The infamous 4-5w/kg for a "Big guy"

That is certainly part of it at the macro level, but there is another level of fitness I personally can’t get through training along. I need to drop that last 5 lbs to get there regardless of what I’m doing on the bike. Like I said, it may be more about diet than actual BF% because those always “peak” together. It could also totally be in my head, but whatever works…

Calipers would be weird for me, I slammed hard on my right side 3 years ago and there is still a bunch of junky scar tissue under there that hasnt gone anywhere. The other side is much smaller.

There’s obviously going to be significant cross-talk between training volume and leanness, but thermodynamics would suggest that the less of your ejection fraction that goes to keeping your core temperature below 40 degrees Celsius the bigger your VO2 (in absolute terms).

Of course, I may be completely off base, since I’m not an expert in physics or physiology…

Yes, you are right, I stand corrected.

I would put some asterisks here: if you are peaking and all the stars align (power, freshness, race weight), then yes. However, I think more long-term, a slightly higher weight is advantageous.

AFAIK not being at the lower end of what is feasible for you all the time will reduce the probability that you get sick. That factor alone will be much more important for most athletes. In my case, this has definitely proven to be true, although N = 1 does not a statistic make.

Obviously, if your body comp is far from ideal, then also yes, you will be fitter if you have less body fat on board and the above does not apply.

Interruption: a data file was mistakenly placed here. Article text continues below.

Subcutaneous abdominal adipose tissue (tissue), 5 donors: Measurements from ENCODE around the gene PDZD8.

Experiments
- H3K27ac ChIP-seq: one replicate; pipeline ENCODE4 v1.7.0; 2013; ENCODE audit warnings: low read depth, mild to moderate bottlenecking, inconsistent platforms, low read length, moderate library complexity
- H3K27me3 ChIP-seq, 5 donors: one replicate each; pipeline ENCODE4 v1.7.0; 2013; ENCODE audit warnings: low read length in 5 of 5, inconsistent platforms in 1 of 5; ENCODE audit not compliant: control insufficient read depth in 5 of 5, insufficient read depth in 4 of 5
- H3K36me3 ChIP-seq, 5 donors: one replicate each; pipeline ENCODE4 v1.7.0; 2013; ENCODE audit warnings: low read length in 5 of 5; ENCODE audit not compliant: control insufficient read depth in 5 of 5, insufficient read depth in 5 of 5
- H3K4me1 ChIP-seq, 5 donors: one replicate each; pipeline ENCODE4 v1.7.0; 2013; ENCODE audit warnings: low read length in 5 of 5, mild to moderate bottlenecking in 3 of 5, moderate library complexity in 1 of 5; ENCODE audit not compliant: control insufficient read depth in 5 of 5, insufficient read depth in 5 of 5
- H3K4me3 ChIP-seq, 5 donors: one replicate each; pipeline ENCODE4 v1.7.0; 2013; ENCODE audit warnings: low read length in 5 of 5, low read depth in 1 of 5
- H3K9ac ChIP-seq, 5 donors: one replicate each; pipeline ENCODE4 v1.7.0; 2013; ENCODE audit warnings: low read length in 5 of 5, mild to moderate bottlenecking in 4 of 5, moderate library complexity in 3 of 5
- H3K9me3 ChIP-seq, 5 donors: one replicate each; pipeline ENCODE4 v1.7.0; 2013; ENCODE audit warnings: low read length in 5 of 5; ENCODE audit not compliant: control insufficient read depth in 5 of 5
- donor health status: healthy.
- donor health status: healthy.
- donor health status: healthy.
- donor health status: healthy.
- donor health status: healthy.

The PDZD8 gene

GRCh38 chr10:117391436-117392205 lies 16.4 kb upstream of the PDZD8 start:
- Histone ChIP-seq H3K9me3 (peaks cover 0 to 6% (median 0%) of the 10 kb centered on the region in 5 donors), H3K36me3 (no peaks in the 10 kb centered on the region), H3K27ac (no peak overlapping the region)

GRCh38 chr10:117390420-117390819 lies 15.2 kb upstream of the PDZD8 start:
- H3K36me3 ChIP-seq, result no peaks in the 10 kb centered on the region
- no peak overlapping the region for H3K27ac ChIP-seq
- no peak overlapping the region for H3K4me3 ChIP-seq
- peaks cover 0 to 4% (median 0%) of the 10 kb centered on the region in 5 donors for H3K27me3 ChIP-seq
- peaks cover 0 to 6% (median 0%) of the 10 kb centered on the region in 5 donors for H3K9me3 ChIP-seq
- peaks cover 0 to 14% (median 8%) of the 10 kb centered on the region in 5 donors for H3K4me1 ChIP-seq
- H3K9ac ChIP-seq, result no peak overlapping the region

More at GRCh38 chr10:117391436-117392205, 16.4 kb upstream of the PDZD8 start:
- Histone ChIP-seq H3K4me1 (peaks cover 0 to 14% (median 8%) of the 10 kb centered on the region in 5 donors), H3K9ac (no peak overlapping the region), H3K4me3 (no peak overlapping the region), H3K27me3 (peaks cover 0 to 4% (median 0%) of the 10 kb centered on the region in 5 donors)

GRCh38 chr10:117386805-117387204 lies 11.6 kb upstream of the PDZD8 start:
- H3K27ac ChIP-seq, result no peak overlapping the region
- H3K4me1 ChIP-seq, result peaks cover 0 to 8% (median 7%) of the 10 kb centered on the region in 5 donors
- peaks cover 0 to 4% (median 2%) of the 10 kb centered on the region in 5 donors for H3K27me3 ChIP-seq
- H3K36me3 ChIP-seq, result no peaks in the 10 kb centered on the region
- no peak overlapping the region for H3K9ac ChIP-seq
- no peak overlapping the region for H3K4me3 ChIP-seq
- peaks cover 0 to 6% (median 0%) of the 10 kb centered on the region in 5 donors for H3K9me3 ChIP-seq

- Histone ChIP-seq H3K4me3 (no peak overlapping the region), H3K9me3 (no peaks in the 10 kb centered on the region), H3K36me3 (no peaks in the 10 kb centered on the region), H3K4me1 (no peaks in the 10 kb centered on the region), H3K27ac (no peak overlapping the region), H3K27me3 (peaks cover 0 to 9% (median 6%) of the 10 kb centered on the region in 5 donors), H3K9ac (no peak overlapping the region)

No. No no no no.

DXA is thought to be a gold standard for body composition. This is not based in fact and I’m not sure where it originated from (note: cadaver study is the gold standard for body composition, but as an attending once said to me, “autopsy is a never the best time to make a diagnosis”). DXA may end up being the practical standard for assessing body composition, but I don’t think the sport science community is ready to make that declaration. DXA has many, many sources of error that get amplified with repeat measurement (meaning it’s hard to track your progress).

Refs (both open access)


That’s what I heard, too. I think this was covered on Sigma Nutrition (?) a few years back. Apparently even software upgrades on the same DXA scanner can lead to quite different numbers. Ditto when you upgrade your DXA scanner with a new one. That obviously leads to problems when you do scientific studies and expect DXA to be the gold standard.

Agree with all of that. I probably should have stated - I’m a 50+ guy that isn’t sniffing sub 10% BF. I’ll push to the upper teens in the off season (maybe over 20% at times) and I’m doing well to hit 12% when I’m at my leanest. My point was that most amateurs are probably nowhere near the body comp danger zone where you start getting sick or negatively affect performance. I’m sure there are exceptions and it sounds like you’ve been there. Also, maybe there are benefits to carrying a little extra fat beyond a healthy minimum level, but I’ve never seen anything showing that.


Within your context this makes a lot of sense. 12 % body fat at 50+ is great, by the way, I hope I’ll be able to hit that in 8 years, too. :+1: :muscle:

I went from 12ish % to 16ish %, which ballooned to 18 % over the holidays. (When the pandemic started, I made a conscious decision to gain a few kg to reduce the probability of illness. Plus, all races in Japan were canceled/I decided not to participate.) Now I am working on shedding the extra body weight. I have already lost 1.4 kg so far. I would like to lose about 2.5 kg more and hover around 73 kg.

I have two small kids, and they are constantly sick and I don’t want to deny them hugs and love when they nose is running (which seems to be about 360 days a year). :sweat_smile: